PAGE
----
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With Telltale Gone, It’s up to Dontnod to Push Story Driven Games Forward

life is strange 2

With Telltale Gone, It’s up to Dontnod to Push Story Driven Games Forward

If someone had asked gamers a week ago who was pushing story driven games forward, most would have said it was a close competition between Telltale Games and Dontnod Entertainment. Fast forward to today, and the burden has been decidedly forced upon the latter.

For those not in the know, Telltale Games is effectively in the process of being shut down. On Sept. 21, it was announced that 250 of the 275 employees at the studio had been laid off, with the remaining 25 being kept on to complete the current season of the Minecraft: Story Mode series. All of it current or announced projects were canceled, and The Walking Dead: The Final Season is currently in limbo as to whether it will be released to players incomplete or have its last two episodes finished in one way or another.

It’s been depressing for everyone involved, and has left fans of story driven adventure games with an understandably bad taste in their mouths. After all, Telltale was one of the foremost creators of games with a focus on story and writing, and their downfall leaves a sizable gap to be filled by a new studio. There’s no question as to who will fill it either: Dontnod Entertainment, the creators of the Life is Strange series and the recent action RPG Vampyr. In recent years, they’ve established themselves as the closest, and sometimes only, competition to Telltale, and their skill in telling stories through the gaming medium has only improved with time.

And yet, with this new crown comes a task even more harrowing than what Telltale faced for years: Dontnod will have to continue to push the story driven adventure genre forward, this time alone and with big shoes to fill.

While there are plenty of developers out there who craft noteworthy stories and relatable characters to go along with their games, not many put the same focus onto it that Telltale did. Part of this was because of the limitations of their in-house engine and design framework, but another, sizable part was their dedication to what made them special. They knew how to craft a good story with a cast people would come to care about, and that people would remember as some of the best interpretations of existing franchises. They proved it with The Walking Dead through Clementine’s growth from a scared child into a capable survivor; they proved it with The Wolf Among Us, where players saw first hand the struggles of Bigby Wolf to decide whether he would prove to those around him he was no longer a monster; and they proved it with their take on Batman, which delivered one of the most complex and engrossing stories of how the Joker and Batman’s fates were forever intertwined.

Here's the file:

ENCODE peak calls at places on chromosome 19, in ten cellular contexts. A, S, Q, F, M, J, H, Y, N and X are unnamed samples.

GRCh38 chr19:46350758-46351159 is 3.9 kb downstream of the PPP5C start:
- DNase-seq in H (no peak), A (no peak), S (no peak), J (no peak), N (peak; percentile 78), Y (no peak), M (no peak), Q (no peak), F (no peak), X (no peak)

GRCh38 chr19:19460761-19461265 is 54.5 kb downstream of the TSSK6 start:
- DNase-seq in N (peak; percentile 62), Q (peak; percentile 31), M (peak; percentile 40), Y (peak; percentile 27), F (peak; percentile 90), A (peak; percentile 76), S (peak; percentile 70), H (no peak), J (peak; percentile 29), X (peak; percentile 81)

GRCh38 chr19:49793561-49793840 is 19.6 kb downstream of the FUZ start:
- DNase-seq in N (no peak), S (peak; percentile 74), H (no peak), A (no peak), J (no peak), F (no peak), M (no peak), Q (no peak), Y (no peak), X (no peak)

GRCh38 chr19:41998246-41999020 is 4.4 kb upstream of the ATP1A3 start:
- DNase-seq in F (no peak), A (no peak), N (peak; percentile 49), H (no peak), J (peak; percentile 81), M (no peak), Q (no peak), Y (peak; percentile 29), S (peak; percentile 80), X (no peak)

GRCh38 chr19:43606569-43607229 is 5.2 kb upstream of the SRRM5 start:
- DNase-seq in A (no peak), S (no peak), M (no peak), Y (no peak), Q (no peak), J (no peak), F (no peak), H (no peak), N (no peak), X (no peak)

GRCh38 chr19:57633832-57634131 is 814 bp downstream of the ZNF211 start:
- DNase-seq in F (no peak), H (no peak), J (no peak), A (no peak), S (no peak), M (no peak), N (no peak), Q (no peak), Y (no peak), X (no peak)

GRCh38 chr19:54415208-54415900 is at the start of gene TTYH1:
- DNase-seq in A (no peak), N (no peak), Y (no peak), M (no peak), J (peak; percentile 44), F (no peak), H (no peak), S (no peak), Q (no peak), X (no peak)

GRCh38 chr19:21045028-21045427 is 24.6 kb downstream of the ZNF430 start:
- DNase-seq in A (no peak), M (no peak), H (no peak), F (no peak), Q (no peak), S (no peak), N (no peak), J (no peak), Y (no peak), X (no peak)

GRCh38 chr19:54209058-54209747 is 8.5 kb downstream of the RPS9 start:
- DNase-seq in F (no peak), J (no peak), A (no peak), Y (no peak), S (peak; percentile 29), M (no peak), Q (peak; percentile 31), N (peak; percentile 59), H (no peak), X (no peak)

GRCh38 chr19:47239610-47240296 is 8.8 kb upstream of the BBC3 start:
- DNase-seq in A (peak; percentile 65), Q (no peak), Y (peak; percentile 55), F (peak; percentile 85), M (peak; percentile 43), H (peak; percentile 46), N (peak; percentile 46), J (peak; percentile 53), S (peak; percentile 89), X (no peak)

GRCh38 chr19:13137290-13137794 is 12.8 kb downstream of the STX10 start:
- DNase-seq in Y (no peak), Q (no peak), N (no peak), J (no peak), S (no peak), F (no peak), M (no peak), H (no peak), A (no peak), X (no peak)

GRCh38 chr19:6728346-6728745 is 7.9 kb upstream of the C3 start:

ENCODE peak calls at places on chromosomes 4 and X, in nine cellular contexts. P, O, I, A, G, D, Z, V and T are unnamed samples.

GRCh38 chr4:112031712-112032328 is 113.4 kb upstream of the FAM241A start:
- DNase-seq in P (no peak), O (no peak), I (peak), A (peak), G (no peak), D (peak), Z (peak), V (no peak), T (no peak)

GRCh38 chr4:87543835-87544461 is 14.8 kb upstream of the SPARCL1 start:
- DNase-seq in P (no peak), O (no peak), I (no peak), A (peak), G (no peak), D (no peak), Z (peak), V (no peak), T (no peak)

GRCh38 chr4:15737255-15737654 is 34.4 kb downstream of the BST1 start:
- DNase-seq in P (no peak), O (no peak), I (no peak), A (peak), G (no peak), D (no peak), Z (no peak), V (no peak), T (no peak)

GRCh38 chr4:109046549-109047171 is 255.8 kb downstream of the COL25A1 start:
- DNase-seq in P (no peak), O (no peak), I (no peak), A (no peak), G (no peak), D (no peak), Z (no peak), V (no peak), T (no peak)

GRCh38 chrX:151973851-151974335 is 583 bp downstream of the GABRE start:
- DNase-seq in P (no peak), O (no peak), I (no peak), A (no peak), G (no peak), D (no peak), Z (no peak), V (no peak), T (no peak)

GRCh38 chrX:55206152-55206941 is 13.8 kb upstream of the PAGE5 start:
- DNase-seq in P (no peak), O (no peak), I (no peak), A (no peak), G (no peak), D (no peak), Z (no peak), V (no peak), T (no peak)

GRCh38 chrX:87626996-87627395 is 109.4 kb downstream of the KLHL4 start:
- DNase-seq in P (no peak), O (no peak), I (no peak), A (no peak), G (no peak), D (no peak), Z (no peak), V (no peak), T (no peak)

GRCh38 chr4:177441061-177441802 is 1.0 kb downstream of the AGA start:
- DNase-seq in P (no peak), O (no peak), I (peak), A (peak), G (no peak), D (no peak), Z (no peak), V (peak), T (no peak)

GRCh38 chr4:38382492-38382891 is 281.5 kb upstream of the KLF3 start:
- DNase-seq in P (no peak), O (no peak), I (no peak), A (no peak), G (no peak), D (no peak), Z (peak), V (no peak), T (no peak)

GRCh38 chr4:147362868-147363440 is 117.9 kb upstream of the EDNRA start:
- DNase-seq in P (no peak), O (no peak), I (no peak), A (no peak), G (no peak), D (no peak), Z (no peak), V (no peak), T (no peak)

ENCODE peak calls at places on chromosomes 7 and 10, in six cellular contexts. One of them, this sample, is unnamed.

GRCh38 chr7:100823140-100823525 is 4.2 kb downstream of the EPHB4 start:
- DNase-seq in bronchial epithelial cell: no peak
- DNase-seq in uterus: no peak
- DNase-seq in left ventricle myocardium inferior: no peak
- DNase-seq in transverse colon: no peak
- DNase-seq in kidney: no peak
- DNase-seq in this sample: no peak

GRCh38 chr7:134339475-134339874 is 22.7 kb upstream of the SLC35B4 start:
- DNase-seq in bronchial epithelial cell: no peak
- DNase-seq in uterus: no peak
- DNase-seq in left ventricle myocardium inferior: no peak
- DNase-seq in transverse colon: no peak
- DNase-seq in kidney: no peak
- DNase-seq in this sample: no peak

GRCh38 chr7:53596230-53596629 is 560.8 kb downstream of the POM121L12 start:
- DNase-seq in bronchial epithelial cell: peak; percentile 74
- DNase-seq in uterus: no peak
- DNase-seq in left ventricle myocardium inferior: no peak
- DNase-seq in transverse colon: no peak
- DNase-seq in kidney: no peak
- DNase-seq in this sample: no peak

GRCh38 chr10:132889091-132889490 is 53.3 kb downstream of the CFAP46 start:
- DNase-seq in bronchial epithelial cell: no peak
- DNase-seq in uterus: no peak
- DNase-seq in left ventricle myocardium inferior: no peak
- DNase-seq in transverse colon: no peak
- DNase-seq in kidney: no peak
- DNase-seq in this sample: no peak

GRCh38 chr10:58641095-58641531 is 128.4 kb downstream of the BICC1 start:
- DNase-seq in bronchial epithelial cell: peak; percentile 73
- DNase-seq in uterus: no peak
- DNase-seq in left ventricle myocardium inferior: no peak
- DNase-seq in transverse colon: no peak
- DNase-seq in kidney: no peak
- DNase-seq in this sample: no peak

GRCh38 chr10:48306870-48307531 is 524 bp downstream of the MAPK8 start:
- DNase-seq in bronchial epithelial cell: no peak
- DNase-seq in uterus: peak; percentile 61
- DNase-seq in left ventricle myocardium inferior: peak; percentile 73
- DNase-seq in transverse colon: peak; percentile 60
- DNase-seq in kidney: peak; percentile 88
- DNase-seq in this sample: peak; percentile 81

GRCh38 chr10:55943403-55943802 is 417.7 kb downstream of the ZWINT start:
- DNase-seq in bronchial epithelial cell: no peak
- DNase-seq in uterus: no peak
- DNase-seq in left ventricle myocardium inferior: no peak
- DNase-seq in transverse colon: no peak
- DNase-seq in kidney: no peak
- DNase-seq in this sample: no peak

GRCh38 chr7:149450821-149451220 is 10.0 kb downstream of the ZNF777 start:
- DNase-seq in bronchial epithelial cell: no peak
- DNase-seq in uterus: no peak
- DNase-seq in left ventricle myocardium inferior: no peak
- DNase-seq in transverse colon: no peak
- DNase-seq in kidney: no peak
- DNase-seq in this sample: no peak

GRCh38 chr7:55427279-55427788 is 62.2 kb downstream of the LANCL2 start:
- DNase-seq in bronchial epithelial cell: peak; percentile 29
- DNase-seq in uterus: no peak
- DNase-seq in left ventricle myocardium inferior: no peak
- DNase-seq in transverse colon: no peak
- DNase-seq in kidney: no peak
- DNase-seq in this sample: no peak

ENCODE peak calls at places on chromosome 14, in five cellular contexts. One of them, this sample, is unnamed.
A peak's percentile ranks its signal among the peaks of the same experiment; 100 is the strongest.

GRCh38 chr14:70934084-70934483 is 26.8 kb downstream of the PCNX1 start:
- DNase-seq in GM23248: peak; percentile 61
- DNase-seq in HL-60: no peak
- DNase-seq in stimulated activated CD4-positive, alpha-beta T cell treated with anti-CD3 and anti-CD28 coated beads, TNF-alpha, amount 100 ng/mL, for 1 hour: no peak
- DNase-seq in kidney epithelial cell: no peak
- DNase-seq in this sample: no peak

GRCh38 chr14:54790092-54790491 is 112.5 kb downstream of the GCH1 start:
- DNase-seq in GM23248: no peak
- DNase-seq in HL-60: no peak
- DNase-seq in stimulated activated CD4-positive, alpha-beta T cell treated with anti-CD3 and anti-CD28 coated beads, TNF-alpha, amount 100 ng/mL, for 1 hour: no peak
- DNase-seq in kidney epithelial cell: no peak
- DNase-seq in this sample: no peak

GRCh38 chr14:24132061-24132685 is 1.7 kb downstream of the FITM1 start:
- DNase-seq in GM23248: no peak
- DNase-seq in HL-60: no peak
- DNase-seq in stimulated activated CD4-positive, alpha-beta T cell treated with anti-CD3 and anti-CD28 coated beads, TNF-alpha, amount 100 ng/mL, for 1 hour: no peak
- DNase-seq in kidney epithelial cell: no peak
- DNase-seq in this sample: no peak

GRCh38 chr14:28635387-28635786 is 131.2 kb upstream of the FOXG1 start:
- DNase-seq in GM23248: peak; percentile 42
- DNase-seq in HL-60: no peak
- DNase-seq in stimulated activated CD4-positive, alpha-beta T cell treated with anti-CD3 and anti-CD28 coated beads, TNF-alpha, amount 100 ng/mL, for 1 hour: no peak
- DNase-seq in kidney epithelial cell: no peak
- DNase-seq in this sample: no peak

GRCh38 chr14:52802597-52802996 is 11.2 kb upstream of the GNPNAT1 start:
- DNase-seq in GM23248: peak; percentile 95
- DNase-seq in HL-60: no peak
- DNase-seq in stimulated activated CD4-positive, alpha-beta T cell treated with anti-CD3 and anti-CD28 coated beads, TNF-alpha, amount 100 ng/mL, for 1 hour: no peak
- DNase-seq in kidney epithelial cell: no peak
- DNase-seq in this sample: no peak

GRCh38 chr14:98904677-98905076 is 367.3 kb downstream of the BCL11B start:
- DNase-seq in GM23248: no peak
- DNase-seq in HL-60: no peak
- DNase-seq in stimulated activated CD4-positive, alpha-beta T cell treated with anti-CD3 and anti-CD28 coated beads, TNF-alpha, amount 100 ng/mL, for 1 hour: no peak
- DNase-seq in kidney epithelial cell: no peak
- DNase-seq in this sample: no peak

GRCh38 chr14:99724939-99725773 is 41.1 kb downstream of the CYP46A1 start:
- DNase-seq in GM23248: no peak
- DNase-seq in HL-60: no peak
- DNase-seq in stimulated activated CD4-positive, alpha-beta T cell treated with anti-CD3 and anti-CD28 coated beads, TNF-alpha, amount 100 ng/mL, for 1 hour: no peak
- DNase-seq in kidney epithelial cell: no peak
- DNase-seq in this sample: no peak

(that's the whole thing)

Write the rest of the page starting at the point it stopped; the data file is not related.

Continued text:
It was through these efforts that story driven titles gained not only a better footing in mainstream gaming, but also made leaps and bounds forward from where they’d been. They became a genre all their own, and they need a developer to champion them in the same way Telltale did if they want to continue to grow and improve as they have.

It’s a tall order, but Dontnod may be the only ones able to fill it. Yes, there are other studios like Supermassive Games who have developed story-focused experiences over the years, but few dedicated themselves to the genre with such focus, or such success, as Dontnod.

For proof, look no further than what they’ve done with Life is Strange. Seemingly out of nowhere, the team made a series full of characters that players found themselves caring for more and more with each new episode. They were shattered by the more impossible choices the game forced them to make, not least of was which the final choice which split people on doing what was right for the majority of those they’d met throughout the story and what the lead characters they’d been with for so many hours would want.

Not only that, but they tackled subjects and issues ranging from the everyday to the more serious and culturally relevant. In the first game alone, players faced the social anxieties of click culture as well as the challenges of helping someone struggling with suicidal thoughts and tendencies, all while delving into the subjects in a way that (usually) was willing to view it in a grounded way. The transitional episode, The Adventures of Captain Spirit, held the same strengths in its portrayal of abuse, with a subtle introspection of a young boy’s life at home with a father whose temper has put him in danger on more than one occasion. It doesn’t look to be shying away from these topics either, with the first episode of the series’ second season wrestling with current day issues of the treatment of immigrants and racism, all seen from the perspective of two young Mexican American brothers whose personalities rival Max and Chloe’s.

All of this has been done with a fairly new IP, which is a feat even Telltale never matched due to their focus on existing properties. Amidst a gaming industry ripe with series in the tens of entries, flush with remasters and edging ever closer into crossovers with other media, Dontnod has offered players something new. Even if everything they put out isn’t perfect, they still try to drive change, and that’s an admirable trait that shows all on its own that story driven games would be in good hands with them.

It’s not the outcome most would have wanted. Many gamers would have preferred both companies continue to thrive, compete with one another and deliver increasingly innovative and enthralling story driven games. Of the options available though, we could do far worse than to have Dontnod lead the charge in the genre’s growth and development. They have the talent and the drive, and with luck, they’ll be able to continue to push the genre forward with bigger and better offerings.

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